De kritiske problemstillingene ved kontroll av nye bygg
For å forstå de ulike problemstillingene vi står ovenfor i bygg – og anleggsbransjen, kan det å tilby tilstrekkelig kontroll og tilsyn være en stor del av løsningen. Dette vil gi en mulighet til å være i forkant, før uheldige hendelser inntreffer, og det er for sent.
Specifying distinct roles and responsibilities for each of the parties within the construction team would be the first step. Sometimes, the issues faced are not about the design group's designed solutions, but about built solutions, which is a contractor's responsibility. This raises several questions regarding control and supervision, throughout various design stages. There is a critical difference between the design solutions which are mostly controlled and the built solutions which are mostly uncontrolled.
A Glimpse at The History
In Norway, before 1997, building authorities had a far more active role in assessing and approving fire solutions. However, afterwards, competence requirements were set, and the fire advisor role gained more importance. One of the special competences was that of fire safety engineering, which was previously handled by the architect and various specialist advisors. Thus, starting 1997, qualified fire advisors were required to perform those tasks.
The product from the fire advisor was usually a performance description report (referred to as Fire report, fire strategy, fire technical concept, etc.), which summed up the governmental requirements from the Plan and Building Act and the technical regulations. This mainly demonstrated how the fire escape routes and the defined fire performance were to be performed, often acquired from the guidelines. As such a fire concept will act as the basis for the detailed design, a prerequisite must be that its users can fully understand and perceive the specified performance requirements and assumptions applied. If those assumptions were overlooked, regardless of the reason, wrong solutions might be selected, solution that would affect the overall fire safety of the building.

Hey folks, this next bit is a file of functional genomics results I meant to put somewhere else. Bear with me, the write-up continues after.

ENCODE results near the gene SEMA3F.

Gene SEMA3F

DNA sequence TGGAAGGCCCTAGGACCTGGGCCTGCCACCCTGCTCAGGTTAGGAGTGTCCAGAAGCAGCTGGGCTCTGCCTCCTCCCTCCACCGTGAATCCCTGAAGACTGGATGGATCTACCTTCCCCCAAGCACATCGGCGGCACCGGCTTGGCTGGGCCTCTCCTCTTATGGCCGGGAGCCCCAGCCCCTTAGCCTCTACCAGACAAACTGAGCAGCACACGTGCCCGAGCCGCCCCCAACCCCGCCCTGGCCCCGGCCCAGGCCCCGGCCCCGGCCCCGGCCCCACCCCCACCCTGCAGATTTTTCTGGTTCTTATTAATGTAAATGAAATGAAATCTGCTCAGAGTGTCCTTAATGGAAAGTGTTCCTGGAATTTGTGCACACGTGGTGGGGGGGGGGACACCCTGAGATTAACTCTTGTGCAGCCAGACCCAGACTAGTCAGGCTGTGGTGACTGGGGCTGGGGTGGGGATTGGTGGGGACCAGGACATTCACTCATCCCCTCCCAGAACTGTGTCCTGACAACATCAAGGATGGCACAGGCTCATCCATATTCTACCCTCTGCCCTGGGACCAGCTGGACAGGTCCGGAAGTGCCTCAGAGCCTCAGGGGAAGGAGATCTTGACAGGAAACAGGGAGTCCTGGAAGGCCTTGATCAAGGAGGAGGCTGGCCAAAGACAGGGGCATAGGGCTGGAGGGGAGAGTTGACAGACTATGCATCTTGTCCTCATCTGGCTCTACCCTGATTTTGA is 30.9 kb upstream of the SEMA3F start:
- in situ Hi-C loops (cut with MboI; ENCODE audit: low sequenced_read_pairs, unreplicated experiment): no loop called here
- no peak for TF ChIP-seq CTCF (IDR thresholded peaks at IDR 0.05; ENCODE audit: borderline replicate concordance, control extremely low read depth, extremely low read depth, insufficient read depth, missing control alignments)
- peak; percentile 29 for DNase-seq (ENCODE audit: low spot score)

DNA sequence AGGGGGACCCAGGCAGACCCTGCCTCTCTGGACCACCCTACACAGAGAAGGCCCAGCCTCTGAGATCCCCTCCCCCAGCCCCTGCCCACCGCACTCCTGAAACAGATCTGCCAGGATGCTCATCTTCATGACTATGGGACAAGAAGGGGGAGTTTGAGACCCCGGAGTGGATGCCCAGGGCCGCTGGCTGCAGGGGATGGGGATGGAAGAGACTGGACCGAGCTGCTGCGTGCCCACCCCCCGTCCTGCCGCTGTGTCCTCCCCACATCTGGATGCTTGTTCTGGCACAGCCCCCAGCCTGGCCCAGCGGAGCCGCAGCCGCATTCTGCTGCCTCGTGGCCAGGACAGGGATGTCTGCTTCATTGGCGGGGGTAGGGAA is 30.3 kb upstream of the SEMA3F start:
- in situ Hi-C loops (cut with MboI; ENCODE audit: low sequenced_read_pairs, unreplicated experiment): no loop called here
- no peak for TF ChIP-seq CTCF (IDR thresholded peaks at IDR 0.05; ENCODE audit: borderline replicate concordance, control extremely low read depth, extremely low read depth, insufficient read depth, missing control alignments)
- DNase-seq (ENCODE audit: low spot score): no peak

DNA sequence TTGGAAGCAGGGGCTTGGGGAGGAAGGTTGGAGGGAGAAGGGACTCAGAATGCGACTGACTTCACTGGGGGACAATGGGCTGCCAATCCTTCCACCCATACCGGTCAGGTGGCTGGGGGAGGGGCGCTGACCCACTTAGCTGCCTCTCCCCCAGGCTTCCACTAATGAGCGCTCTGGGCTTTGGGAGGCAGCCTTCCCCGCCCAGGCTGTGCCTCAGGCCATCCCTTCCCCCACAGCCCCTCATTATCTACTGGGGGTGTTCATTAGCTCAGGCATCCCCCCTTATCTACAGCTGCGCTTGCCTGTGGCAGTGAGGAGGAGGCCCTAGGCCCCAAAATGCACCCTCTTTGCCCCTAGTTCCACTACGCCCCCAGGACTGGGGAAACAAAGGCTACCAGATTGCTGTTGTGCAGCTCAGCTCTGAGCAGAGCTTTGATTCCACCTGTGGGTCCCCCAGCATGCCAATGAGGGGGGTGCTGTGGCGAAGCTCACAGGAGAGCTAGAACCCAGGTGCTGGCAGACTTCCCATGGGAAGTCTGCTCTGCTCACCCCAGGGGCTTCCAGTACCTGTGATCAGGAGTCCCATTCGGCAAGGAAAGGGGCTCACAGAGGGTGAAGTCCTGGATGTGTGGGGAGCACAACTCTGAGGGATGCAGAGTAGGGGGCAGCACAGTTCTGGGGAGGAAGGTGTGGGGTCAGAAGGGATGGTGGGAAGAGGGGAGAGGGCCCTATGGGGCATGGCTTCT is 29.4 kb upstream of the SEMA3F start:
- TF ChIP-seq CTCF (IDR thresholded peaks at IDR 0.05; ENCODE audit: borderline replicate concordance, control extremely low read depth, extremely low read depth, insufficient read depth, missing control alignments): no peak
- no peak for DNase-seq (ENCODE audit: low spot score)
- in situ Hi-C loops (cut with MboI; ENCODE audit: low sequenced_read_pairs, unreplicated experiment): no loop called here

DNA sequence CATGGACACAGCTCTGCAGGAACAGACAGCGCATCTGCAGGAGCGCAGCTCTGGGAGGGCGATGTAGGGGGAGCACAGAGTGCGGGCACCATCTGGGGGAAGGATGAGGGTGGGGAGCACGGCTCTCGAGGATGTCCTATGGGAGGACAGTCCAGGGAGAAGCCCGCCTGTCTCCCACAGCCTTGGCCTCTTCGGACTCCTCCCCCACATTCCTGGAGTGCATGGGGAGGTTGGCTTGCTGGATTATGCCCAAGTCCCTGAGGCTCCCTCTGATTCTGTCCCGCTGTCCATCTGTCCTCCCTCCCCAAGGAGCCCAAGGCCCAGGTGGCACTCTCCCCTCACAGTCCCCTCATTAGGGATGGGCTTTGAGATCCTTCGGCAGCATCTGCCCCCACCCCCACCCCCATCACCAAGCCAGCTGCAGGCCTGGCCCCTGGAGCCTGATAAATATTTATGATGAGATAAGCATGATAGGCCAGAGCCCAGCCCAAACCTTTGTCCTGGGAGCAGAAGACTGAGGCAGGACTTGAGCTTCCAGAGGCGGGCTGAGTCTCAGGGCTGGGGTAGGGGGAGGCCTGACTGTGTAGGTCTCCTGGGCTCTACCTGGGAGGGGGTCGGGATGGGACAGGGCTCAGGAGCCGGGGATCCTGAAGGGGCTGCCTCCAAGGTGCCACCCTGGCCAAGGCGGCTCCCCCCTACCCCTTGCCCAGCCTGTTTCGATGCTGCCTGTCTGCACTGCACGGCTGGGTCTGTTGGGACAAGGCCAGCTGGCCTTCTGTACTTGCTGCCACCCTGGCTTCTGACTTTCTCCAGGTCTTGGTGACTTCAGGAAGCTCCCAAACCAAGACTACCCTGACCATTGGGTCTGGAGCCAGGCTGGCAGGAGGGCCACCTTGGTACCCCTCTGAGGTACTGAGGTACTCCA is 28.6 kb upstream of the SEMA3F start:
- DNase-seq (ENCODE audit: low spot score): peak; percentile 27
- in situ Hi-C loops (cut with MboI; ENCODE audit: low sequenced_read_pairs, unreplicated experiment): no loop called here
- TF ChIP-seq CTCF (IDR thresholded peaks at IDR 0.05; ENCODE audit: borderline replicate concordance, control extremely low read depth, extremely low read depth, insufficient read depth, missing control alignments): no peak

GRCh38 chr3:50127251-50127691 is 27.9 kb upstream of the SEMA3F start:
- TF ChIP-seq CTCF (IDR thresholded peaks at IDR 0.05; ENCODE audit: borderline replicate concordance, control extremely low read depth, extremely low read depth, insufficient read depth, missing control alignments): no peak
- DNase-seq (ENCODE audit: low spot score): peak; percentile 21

Previously, the role of the fire engineer was limited to developing the aforementioned document, with minimal involvement afterwards. Those handling the detailed architectural design should make sure that it meets the performance requirements of the fire concept. Any deviating solutions are to be treated as discrepancies, documented, and eventually reviewed with the fire strategy. Unfortunately, special fire objects are the only ones which require supervision of the fire documentation in the operational phase. However, the contractor/entrepreneur’s responsibilities are specifically high in Norway, and their extent usually depends on the form and size of the construction. Solution selection is part of the design process, which should not include the contractor. Nevertheless, it is still practiced that the executing party (the contractor) will choose some documented solutions or amend them during the construction phase.
Who's in control?
Control and supervision, whether internal or assigned to other actors in the form of independent control, is essential. When holding an entity responsible for conducting control, it is assumed that they possess quality assurance systems that maintain control in a satisfactory manner. All control within a specific area of expertise should abide by the local building authority regulations through verification declarations. Though local authorities have the right to supervise construction issues, such supervision is usually limited to control of the systems used and comparing them against the requirements. Moreover, audits performed are against documents, and rarely against actual constructed solutions.